A DNS server that is authoritative for a zone and that is also a source of zone information for other secondary servers. A master server can be either a primary or secondary master server, depending on how the server obtains its zone data.
|Pointer (PTR) Record
A pointer (PTR) resource record supports the reverse lookup process, based on zones that are created and rooted in the in-addr.arpa domain. These records locate a computer by its IP address and resolve this information to the DNS domain name for that computer.
|Primary and Secondary Zones
The same zone may be represented by primary and secondary copies. The primary is the zone/copy that allows direct updates of its resource records. The secondary is the one that receives all the updates from primaries or secondary zones through the zone transfer mechanism only. Only the DS integrated zones may have multiple primaries. Multiple secondaries are allowed in either scenario.
A DNS server that is authoritative for a zone and that can be used as a point of update for the zone. Only primary servers can be updated directly to process zone updates, which include adding, removing, or modifying resource records that are stored as zone data.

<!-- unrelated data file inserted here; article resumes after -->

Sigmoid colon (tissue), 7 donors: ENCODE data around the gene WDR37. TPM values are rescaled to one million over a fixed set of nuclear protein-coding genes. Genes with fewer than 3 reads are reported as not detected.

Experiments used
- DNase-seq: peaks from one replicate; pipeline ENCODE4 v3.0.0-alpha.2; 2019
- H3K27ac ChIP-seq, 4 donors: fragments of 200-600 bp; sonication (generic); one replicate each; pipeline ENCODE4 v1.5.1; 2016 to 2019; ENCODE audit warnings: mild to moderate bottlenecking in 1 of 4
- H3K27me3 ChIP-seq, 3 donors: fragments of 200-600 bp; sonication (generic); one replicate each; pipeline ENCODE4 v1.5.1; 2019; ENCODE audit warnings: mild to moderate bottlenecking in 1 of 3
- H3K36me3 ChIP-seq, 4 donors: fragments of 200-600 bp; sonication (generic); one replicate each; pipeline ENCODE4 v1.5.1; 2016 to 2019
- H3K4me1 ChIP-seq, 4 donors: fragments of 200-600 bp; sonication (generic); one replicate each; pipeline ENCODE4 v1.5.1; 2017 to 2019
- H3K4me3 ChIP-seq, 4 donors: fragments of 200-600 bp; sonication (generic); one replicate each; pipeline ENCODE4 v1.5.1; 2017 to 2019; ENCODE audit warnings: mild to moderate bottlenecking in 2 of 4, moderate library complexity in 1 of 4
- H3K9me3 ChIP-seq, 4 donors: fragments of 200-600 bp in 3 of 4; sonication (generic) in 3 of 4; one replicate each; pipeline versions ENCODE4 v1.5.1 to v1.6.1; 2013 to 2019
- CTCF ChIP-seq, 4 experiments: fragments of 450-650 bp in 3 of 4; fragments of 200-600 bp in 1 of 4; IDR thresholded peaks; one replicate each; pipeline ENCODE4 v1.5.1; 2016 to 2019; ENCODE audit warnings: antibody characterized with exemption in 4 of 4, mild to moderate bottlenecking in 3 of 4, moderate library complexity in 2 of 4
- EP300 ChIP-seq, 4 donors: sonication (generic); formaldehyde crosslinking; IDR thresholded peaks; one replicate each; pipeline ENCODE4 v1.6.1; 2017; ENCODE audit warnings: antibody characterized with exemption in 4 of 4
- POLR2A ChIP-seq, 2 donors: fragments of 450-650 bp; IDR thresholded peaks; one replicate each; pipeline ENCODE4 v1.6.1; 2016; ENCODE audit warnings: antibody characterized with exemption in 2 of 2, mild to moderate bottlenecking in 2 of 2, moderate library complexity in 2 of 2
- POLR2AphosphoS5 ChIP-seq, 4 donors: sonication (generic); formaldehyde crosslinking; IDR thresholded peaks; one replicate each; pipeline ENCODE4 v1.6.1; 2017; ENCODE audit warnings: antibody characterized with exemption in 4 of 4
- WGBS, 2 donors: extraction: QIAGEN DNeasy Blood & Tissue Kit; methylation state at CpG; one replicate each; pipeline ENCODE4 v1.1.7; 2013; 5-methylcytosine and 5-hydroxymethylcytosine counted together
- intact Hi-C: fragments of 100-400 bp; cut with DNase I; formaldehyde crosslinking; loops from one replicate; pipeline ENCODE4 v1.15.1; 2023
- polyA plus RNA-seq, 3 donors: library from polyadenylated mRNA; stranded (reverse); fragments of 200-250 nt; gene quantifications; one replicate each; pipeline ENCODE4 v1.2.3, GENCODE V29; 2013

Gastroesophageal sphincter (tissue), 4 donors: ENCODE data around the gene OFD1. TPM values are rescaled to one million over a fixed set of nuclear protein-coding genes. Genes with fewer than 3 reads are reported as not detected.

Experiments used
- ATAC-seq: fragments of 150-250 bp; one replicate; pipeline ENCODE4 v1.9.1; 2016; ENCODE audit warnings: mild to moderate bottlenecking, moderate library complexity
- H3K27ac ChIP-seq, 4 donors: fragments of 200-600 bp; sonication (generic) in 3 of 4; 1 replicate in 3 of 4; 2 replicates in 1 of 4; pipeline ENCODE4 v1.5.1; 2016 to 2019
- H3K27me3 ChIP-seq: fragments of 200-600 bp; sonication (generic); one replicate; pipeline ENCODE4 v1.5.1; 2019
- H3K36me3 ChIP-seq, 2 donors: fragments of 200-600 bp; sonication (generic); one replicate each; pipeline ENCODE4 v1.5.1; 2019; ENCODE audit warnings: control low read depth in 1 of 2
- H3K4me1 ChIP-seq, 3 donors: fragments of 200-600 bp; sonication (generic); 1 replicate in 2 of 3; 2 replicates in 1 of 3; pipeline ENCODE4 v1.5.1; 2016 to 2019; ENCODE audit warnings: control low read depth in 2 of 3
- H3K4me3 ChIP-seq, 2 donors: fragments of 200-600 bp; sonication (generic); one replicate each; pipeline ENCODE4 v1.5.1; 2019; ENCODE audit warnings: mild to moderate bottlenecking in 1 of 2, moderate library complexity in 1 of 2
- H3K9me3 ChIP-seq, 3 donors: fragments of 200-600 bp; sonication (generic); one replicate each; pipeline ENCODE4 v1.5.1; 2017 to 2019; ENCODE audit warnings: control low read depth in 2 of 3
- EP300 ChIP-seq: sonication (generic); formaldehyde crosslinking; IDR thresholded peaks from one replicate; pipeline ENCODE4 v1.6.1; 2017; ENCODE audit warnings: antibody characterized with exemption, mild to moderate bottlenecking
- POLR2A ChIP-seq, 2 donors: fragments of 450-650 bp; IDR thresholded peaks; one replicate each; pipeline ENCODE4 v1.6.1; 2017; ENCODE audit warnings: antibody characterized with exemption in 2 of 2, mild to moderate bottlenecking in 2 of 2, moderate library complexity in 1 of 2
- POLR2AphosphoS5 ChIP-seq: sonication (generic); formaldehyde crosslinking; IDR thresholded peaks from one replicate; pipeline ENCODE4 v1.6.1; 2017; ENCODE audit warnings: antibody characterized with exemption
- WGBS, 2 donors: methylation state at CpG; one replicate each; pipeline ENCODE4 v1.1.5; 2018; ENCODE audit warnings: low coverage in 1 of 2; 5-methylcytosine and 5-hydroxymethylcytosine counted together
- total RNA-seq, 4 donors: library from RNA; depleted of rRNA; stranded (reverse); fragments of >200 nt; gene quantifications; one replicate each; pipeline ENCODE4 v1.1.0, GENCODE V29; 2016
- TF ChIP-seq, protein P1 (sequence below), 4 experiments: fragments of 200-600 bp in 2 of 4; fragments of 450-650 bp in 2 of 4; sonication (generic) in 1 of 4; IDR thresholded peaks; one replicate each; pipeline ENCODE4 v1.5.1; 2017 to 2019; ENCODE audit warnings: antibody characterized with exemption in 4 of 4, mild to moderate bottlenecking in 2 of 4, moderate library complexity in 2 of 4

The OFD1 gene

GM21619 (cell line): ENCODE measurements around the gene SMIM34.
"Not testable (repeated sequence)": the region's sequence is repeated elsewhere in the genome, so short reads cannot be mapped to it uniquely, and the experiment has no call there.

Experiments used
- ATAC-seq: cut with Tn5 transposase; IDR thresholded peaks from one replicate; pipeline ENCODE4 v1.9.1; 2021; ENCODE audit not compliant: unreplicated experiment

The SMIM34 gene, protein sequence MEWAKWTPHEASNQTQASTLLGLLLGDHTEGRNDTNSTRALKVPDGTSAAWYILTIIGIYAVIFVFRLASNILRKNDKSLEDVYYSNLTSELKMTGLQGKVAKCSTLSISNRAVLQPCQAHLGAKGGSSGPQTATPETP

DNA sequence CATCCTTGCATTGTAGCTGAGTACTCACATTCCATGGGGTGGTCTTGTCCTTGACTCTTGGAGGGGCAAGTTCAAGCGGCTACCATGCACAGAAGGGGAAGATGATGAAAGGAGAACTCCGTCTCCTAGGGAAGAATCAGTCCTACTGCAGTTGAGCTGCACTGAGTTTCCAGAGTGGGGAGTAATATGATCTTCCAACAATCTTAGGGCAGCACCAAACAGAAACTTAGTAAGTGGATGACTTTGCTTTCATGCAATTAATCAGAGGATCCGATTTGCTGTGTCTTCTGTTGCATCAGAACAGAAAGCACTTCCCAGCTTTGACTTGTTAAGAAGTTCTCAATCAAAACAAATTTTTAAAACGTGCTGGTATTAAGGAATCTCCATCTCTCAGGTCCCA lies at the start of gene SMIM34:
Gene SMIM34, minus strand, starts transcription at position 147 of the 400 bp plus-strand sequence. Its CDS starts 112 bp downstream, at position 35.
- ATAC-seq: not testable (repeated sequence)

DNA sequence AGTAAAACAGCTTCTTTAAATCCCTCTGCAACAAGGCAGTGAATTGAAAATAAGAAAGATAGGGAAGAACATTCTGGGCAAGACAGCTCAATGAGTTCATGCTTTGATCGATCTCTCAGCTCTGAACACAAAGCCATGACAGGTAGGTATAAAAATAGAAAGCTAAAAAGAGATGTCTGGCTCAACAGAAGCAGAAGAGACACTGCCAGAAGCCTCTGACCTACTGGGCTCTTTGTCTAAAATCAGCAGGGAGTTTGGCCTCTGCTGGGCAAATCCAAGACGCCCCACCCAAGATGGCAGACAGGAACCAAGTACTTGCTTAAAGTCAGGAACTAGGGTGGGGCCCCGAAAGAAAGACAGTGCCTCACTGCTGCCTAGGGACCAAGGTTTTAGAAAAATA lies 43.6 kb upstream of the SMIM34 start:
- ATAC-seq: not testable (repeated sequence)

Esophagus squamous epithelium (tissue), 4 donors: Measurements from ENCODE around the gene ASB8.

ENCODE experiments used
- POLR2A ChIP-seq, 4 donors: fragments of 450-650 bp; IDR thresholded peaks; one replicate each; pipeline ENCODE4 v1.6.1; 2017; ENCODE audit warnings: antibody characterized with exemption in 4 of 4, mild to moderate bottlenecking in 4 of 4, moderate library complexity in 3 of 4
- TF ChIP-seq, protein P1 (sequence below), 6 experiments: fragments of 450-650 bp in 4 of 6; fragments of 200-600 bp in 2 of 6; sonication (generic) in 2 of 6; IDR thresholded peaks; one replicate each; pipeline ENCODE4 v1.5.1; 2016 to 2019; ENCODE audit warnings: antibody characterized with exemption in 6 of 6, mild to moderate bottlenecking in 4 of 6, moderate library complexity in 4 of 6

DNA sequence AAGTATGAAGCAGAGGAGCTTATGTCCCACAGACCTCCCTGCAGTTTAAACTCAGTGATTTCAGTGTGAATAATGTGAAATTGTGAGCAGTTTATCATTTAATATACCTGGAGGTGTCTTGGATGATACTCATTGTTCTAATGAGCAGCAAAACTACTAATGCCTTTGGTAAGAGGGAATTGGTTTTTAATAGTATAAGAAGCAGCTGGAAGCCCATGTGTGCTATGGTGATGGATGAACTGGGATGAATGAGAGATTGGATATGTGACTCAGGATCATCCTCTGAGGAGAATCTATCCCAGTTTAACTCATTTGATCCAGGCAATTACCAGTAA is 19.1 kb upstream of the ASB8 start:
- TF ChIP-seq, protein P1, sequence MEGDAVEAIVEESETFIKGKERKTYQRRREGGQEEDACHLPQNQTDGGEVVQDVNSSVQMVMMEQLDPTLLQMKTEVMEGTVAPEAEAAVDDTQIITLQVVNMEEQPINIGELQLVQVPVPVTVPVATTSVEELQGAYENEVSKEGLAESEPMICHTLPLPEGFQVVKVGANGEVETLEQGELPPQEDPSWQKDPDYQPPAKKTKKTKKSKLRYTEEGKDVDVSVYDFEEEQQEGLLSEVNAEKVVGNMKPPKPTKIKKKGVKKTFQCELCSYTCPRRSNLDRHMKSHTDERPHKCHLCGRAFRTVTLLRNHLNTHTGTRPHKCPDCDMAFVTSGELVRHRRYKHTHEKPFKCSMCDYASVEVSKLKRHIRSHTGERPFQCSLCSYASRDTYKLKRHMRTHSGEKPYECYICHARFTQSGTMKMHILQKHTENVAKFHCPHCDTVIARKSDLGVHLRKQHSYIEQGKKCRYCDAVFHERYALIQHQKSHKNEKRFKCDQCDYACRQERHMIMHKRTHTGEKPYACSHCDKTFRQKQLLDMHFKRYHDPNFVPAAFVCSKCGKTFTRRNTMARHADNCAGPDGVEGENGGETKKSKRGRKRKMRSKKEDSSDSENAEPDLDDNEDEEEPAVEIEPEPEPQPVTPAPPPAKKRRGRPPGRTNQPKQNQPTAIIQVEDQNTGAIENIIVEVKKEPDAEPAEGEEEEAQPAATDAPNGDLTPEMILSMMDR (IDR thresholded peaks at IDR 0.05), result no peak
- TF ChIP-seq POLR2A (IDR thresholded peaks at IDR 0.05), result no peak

A query made to a DNS server in which the requester asks the server to assume the full workload and responsibility for providing a complete answer to the query. The DNS server will then use separate iterative queries to other DNS servers on behalf of the requester to assist in completing an answer for the recursive query.
Atomic unit of the DNS database. All resource records have the same format that includes NAME, TYPE, CLASS, TTL, RDLENGTH and RDATA that depends on TYPE and CLASS of the resource record. A set of resource records builds up a DNS zone.
A DNS query that maps an IP address to an FQDN.
The beginning of the DNS namespace.
DNS server that contains a root zone is called a root server.
A zone that contains the DNS root domain is called the root zone.